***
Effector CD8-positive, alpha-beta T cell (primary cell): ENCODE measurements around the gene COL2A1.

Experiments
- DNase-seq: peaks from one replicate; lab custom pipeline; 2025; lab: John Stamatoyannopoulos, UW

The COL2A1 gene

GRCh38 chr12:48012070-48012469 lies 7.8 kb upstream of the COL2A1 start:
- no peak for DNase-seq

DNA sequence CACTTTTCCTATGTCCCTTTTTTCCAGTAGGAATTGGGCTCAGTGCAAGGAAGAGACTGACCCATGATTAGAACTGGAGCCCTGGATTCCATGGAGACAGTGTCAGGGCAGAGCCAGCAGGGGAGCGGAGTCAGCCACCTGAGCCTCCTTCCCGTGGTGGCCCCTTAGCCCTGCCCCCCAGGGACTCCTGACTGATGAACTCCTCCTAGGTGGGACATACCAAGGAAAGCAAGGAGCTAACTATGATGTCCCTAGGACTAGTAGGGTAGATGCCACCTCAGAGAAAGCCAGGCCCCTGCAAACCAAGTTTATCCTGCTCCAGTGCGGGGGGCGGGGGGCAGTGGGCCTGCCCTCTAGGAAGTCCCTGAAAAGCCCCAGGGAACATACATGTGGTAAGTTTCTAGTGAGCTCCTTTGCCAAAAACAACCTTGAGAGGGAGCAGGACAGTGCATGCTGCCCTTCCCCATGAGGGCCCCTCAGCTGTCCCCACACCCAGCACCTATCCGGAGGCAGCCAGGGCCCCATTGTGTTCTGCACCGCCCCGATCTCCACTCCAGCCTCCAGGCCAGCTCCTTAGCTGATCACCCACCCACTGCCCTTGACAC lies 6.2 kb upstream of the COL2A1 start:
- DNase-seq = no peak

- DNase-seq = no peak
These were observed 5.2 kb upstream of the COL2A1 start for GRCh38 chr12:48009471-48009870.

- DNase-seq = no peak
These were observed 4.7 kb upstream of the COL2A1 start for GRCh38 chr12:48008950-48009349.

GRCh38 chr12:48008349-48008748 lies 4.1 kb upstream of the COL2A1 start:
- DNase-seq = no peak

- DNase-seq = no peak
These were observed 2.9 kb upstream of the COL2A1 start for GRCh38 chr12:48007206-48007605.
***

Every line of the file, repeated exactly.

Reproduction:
Effector CD8-positive, alpha-beta T cell (primary cell): ENCODE measurements around the gene COL2A1.

Experiments
- DNase-seq: peaks from one replicate; lab custom pipeline; 2025; lab: John Stamatoyannopoulos, UW

The COL2A1 gene

GRCh38 chr12:48012070-48012469 lies 7.8 kb upstream of the COL2A1 start:
- no peak for DNase-seq

DNA sequence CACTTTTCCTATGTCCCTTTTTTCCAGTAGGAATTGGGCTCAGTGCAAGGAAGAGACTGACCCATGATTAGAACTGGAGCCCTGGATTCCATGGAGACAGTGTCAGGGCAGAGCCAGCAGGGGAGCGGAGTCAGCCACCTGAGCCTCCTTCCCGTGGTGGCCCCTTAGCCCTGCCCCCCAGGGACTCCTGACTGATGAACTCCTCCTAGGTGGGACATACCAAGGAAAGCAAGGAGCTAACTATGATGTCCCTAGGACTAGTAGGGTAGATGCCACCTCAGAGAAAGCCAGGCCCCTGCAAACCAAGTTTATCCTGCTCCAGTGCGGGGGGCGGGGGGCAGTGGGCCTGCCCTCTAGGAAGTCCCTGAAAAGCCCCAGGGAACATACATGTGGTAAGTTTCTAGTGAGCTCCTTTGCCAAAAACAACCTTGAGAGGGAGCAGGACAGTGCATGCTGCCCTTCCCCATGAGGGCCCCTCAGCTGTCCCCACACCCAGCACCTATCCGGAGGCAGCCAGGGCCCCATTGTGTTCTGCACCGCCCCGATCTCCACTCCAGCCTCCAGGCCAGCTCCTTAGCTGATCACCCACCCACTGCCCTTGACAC lies 6.2 kb upstream of the COL2A1 start:
- DNase-seq = no peak

- DNase-seq = no peak
These were observed 5.2 kb upstream of the COL2A1 start for GRCh38 chr12:48009471-48009870.

- DNase-seq = no peak
These were observed 4.7 kb upstream of the COL2A1 start for GRCh38 chr12:48008950-48009349.

GRCh38 chr12:48008349-48008748 lies 4.1 kb upstream of the COL2A1 start:
- DNase-seq = no peak

- DNase-seq = no peak
These were observed 2.9 kb upstream of the COL2A1 start for GRCh38 chr12:48007206-48007605.